I am always amazed to read about these large buildings being moved during the 1800s. It must have been such a sight to see. I also read in the online article, "Tale of two towns: A Walpole, Mass. native's look into Walpole, NH" that, "Walpole Town Hall, located at Westminster and Elm, was rebuilt a year after the devastating 1917 lightning-sparked fire that destroyed the original building which nearly a century before had been moved there from its original home on Prospect Hill in the 1820s." As much as I searched, however, I could not find any other records that mentioned this fire.

The Orchard School Fair was very fun, as always. I enjoy seeing old friends, and meeting new people. Along with two floors of local crafters and artists, there is delicious food available from the cafe, supported by Orchard Hill Breadworks and families of current Orchard School students, and roaming musicians who add to the festive feeling. When my family watched my table, I was able to finish so much Christmas shopping of my own.

My exhibit on the 2nd floor of Walpole Town Hall

The view of the Orchard School Fair from my table

Two of the roaming musicians who entertained shoppers and vendors during the day

Old postcard of the Walpole Town Hall c. 1920

I didn't think to take any photos of the outside of the town hall when I was there,
but my mother's husband, Bill, took this artistic shot of the front.

Bill also took this wonderful photo through the wavy glass of a window on the second floor

Historically, this same weekend in November, I have been set up at Christmas on the Pond, organized by the Marlow Women's Fellowship of Christian Service. Unfortunately, this year The Orchard School Fair had to change weekends due to conflicts at the town hall, so I missed the Marlow fair. That said, I have participated for many years in this fair in the town where I live, set up on the second floor of the historic Jones Hall. The ground floor of Jones Hall houses the Marlow Town Library. The second floor has a stage up front, and a balcony in back. Benches can be moved in place for when there is a play or other event on the stage. The wooden floors are wavy and move when people walk on them. It makes it challenging to display paintings on a standing rack and have them stay straight! I have read a lot about Marlow history in the book "History of Marlow, New Hampshire" from the writings of Elgin Jones, who died in 1934. His book was never finished, but in 2002, the Marlow Historical Society printed a version, edited by Elizabeth Batchelder, former president of the historical society. It was then republished in 2011 for Marlow's 250th anniversary, with added history and photos. According to the book, "Jones Hall has had a long, and sometimes stormy history. The first action taken to build a meeting house for the town was an article voted upon at a Town Meeting called on September 13, 1792, when the town voted on an article 'to see if the town will vote to build a meeting house and agree upon where to put it.'" It was agreed to put the building on Marlow Hill (up the hill from where I live), "but warring factions, mostly between the Baptists and the Universalists delayed the building and not much progress was made." It was listed in the Cheshire Country Registry of Deeds in May 1799, having been completed by private citizens. Throughout its history on Marlow Hill, it was "used as a meeting house by the Methodists, Congregationalists, Universalists, and Baptists" as well as for town meetings, "until 1845 when it was taken down under the direction of a man from Alstead and moved to South Marlow", the current village, where it was reconstructed and still stands today. Other buildings in the current Marlow village were also moved down from Marlow Hill, which can be seen in these photos from the 2011 edition of the book.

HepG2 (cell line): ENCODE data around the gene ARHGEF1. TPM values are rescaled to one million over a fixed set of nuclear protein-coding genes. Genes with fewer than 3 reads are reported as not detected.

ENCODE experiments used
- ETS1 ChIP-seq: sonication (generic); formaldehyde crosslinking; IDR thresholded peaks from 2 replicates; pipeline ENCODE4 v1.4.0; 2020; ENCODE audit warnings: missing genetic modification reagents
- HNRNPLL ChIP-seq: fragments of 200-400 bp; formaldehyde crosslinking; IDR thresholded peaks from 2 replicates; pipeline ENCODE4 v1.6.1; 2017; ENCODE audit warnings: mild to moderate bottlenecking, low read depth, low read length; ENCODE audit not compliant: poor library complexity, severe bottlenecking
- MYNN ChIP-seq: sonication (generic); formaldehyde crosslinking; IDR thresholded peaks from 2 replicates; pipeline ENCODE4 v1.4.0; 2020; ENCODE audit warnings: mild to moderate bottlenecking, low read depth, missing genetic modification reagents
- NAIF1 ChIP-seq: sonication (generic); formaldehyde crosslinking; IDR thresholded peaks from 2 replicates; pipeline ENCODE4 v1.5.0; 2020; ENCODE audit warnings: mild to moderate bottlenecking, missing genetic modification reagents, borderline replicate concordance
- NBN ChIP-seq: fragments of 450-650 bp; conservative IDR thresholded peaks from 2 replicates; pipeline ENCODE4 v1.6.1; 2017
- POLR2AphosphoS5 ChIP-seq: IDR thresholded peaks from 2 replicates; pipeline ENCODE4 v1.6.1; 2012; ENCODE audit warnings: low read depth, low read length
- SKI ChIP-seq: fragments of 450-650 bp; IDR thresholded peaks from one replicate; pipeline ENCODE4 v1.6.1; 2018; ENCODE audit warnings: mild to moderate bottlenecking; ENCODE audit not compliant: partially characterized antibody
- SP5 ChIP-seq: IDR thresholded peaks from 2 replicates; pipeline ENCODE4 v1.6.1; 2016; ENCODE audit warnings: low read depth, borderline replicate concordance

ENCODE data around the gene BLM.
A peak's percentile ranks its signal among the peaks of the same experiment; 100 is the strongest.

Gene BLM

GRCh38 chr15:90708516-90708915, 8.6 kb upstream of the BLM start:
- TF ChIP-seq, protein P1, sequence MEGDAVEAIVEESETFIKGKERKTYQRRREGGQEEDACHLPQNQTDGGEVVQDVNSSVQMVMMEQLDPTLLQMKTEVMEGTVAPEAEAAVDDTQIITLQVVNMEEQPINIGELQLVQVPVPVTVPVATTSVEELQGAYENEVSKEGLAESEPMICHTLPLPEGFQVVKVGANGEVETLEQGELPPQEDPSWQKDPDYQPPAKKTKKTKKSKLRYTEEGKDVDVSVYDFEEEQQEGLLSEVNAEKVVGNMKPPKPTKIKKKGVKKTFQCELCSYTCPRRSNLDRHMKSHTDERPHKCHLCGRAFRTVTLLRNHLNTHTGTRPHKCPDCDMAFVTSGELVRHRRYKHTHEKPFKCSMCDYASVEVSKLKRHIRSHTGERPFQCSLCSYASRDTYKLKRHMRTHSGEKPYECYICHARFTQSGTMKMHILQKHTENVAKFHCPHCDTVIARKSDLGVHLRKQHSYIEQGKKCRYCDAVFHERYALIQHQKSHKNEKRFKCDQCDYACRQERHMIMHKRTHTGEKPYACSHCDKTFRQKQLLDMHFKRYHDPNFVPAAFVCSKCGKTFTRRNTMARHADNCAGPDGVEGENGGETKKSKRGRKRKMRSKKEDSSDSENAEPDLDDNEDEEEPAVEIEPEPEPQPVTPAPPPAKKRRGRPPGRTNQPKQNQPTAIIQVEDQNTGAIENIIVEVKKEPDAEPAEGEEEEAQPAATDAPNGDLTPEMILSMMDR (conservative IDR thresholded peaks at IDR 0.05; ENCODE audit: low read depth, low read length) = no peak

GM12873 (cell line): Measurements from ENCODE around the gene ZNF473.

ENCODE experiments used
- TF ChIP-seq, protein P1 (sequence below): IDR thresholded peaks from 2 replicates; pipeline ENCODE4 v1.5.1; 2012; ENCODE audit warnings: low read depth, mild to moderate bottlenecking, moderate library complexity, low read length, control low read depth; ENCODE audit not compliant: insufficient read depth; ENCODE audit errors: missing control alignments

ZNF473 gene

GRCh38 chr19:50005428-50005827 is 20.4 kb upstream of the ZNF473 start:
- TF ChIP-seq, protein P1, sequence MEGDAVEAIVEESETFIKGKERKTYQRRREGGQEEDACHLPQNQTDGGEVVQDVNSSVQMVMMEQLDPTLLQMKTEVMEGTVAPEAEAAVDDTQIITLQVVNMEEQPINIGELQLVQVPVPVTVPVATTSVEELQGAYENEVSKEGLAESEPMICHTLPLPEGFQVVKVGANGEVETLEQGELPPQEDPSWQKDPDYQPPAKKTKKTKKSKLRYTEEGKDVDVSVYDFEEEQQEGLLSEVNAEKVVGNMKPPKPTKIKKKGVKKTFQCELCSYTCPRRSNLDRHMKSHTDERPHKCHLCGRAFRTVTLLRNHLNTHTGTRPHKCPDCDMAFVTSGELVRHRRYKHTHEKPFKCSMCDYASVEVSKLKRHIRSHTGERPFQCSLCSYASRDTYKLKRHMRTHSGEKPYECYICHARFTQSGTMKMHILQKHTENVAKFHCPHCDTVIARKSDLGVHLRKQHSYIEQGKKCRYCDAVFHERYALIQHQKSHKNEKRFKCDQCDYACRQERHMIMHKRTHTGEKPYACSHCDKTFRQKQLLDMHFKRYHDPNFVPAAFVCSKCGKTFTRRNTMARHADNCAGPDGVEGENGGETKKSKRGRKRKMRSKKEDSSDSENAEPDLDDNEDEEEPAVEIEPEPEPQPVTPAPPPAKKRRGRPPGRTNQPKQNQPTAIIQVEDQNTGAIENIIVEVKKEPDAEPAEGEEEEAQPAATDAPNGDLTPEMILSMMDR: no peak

This photo collection shows the dates when the Methodist Church, Jones Hall (formerly the Meeting House),
and the Grange Hall...called Murray Hall (formerly the Universalist Church) were moved from on top of
Marlow Hill to Marlow Village in the 1800s, a distance of about 4 miles.

These recent and old photos of Jones Hall also appear in the "History of Marlow" book.
In 1890, author Elgin Jones and his father John Quincy Jones took ownership of the building 
and undertook major interior reconstruction. The spire was removed in 1891. On John Quincy's
 80th birthday in 1897, the building "was conveyed to the Town by the family,
and was to be known as Jones Hall".

My 2012 Christmas on the Pond setup in Jones Hall

My next holiday craft fair is the Antioch University New England's Winterfest Craft Fair, hosted by the Student Alliance on Thursday, December 5. I work in the Management Department at Antioch in Keene, so this fair is always a great community event for me. In 1994 Antioch University New England, formerly Antioch New England Graduate School, moved from its location on Roxbury Street in Keene, "to a six-acre property, located off West Street in Keene, which has been retrofitted into an environmentally-sensitive campus with expanded student services and enhanced facilities". The building on this property on Avon Street was the former Sprague & Carleton Company chair manufacturing factory. "The Sprague & Carleton Company began its production of porch rockers and settees in the Beaver Mills in 1899, finally moving out in the 1920s to build its own factory" on Avon Street. At the tum-of-the-century Keene was known as the "porch chair center of the United States", producing nearly a million rockers annually.  In September 1988 it was reported in the Keene Sentinel that "Sprague and Carleton Co. Inc., one of Keene’s oldest manufacturers, would be closing its doors by the end of November...The reasons given for the closing were stiff foreign competition, lower-than-expected volume, and the need to consolidate operations from three plants to two."